One unique aspect of the Objective series is that test practice exercises are mostly written to focus students’ attention on a particular item type. There’s also an attractive presentation, discussion-led format, and strong grammar coverage throughout both books. The inclusion of test items from both the Academic and General Training modules in both books can be either a blessing or a curse depending on your teaching situation. A self-study student’s book with answer key and scripts is available for a slightly higher price, and there’s a teacher’s book with regular practice tests. Be warned: the level of questions in Objective IELTS Advanced is extremely challenging. Rating 8/10
Over the years I’ve been asked countless times which IELTS textbooks are best for independent study. For me, the main criteria are a full answer section, preferably one with explanations of answers, and an approach to the test that breaks down strategies into simple steps that learners can follow. Here are five textbooks I’ve recommended many times in the past:
Focus on Academic Skills for IELTS (Longman)
At first glance this seems to be a supplement to Focus on IELTS, but it’s actually a radically different kind of coursebook, one very well suited to self-study. Test strategies are broken down into easy-to-follow processes, and authentic test items are supplemented with directions in blue text. There’s also a full answer key. The new edition of the book includes both audio CDs and is therefore an even more complete package than the first edition. The only drawback is that it’s a little too process-oriented for classroom situations. Rating 9/10
Grammar for IELTS/Vocabulary for IELTS (Cambridge)
Independent learners will appreciate these self-study guides from Cambridge which focus on grammar and vocabulary with an academic dimension. Suitable for all low- to high-intermediate-level students. Both books come with an audio CD, which means that test-takers are activating more than just their reading and writing skills. Of course, it is ideal if these books can be supplemented with opportunities for spoken output such as a group lesson or study buddy. Rating 8/10
Are you new to teaching IELTS? Or perhaps you’ve been teaching a while and are frustrated that your students never seem to improve beyond their barely-adequate, high-school-level English conversation?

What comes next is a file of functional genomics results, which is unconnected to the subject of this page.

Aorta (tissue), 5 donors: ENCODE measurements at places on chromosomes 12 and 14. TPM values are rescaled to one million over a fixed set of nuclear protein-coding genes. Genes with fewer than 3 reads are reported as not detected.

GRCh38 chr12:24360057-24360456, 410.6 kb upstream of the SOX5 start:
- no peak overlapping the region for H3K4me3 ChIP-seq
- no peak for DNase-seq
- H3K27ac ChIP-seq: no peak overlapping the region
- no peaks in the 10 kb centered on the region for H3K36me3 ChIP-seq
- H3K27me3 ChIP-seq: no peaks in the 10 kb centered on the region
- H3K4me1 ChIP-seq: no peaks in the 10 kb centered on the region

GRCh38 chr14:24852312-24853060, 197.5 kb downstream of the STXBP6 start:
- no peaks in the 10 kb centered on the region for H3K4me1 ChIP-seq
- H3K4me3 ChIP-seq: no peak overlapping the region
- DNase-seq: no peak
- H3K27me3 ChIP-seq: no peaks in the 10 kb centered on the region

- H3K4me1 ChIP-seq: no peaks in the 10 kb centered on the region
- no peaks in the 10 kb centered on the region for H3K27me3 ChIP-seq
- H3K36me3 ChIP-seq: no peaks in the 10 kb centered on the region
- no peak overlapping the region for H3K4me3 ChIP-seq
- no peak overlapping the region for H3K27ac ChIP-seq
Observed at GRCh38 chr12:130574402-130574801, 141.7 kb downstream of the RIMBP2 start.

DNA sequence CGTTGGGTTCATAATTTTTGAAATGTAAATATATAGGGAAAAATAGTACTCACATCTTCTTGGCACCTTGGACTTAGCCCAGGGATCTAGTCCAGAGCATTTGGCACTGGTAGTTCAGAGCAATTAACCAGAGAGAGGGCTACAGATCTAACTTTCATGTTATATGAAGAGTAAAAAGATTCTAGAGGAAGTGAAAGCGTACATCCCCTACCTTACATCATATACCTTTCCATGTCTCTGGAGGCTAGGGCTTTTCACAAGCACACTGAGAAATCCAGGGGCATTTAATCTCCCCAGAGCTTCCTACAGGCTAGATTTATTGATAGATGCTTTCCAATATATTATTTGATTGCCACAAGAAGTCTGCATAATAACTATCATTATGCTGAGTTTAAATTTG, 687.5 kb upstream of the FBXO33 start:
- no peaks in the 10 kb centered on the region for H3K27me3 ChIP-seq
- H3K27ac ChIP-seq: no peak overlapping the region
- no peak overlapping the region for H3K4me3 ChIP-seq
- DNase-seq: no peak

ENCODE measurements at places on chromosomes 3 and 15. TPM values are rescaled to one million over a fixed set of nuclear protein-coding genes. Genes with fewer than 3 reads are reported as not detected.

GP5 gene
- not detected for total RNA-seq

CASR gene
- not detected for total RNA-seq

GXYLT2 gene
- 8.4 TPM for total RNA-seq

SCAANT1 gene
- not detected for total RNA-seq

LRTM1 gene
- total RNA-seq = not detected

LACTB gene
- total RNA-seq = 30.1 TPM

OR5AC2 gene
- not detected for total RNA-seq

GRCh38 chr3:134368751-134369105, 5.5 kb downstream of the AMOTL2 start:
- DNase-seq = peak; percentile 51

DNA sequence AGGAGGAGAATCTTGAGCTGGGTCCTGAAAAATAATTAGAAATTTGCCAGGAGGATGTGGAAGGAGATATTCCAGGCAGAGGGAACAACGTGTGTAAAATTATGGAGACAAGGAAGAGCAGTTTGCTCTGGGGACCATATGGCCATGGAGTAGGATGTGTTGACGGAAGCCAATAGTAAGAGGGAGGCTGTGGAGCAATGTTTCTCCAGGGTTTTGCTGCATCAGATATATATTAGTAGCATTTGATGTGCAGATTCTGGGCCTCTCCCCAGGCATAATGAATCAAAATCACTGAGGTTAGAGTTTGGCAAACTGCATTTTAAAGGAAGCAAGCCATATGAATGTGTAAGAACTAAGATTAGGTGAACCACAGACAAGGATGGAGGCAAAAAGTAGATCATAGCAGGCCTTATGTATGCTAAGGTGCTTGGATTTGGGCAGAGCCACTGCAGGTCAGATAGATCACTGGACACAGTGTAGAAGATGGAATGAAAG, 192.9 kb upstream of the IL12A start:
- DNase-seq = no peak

The following advice should add a few extra techniques to your arsenal and will hopefully make you reconsider some of the teaching practices suggested by standard coursebooks. Feel free to add your own hints and tips in the comments section below.
Note: these tips assume that students are being taught in small groups, but some apply equally to one-on-one teaching situations.
1. Stick to pair practice
Since the Speaking module of IELTS takes the form of a one-on-one interview, there is rarely any need to deviate from this pattern in practice. Avoid whole-class interactions as much as possible and maximise pair practice instead. It is a common myth in language teaching that learner pairs simply replicate each others’ mistakes, when research shows that they actually develop more advanced negotiation and explanation strategies than they would with a native speaker.
2. Close the textbook
The problem with using prepared materials for speaking practice is that students are rarely able to resist reading the question even as their partner is asking it. If you are not activating their listening skills in Parts 1 and 3, you are not adequately preparing students for IELTS Speaking. Force them out of the reading habit by making the interviewee close the textbook during Parts 1 and 3.
3. Model for different band scores
Often the reason students fail to improve is simply that the models they are offered by trainers are so far beyond their capabilities that they have no idea how to apply them when speaking. Metalinguistic advice based on the scoring criteria, meanwhile, is often difficult for lower-level students to comprehend. A more effective classroom technique may be to model different answers for Bands 4, 5, 6 and 7, making only minimal changes to each answer so students have a clear sense of which changes produced a higher score.
Confused by the language of IELTS? This glossary of key IELTS terms and their meanings should help.
Academic – The version of the IELTS test used for college and university entry. (See also: General Training)
Band descriptors – In the Writing and Speaking modules of IELTS, your scores are calculated according to which of the descriptions they match closest in the band descriptors. Public versions of these can be downloaded freely from the main IELTS website.
Band score – IELTS scores are divided into ten bands from 0 (non-user) to 9 (expert user). Half band scores are also awarded.
Candidate – A person taking an exam such as IELTS.
Coherence – How well you stick to the question in the Writing module of IELTS. This means each paragraph should include one main idea and you should not go off topic by introducing details unrelated to that idea. Your argument or opinion should also be coherent, i.e, clearly and consistently presented.
Cohesion – How well you link ideas within a sentence, paragraph or essay. This includes articles (the), pronouns (this), determiners (such) and logical links (on the other hand).
Criteria – The band descriptors each consider four criteria. These are important things the examiner is reading or listening for in order to determine your score.
Examiner – The person marking the IELTS test or asking the questions in the Speaking module.
Fluency – In IELTS speaking, how well you can string your ideas together and use filler expressions to avoid silence.
General Training – The version of the IELTS test used for immigration and employment purposes. (See also: Academic)